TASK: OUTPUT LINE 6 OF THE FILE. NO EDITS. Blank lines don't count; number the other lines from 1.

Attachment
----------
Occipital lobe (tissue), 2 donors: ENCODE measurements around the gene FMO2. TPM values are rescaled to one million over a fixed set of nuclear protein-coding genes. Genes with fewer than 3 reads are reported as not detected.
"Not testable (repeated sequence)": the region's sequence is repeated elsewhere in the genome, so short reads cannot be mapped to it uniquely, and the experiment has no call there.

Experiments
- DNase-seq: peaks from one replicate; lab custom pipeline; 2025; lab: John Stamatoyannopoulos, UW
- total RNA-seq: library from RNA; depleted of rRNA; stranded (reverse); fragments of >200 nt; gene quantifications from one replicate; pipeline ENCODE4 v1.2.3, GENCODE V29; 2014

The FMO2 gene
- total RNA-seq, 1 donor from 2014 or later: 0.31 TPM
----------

The FMO2 gene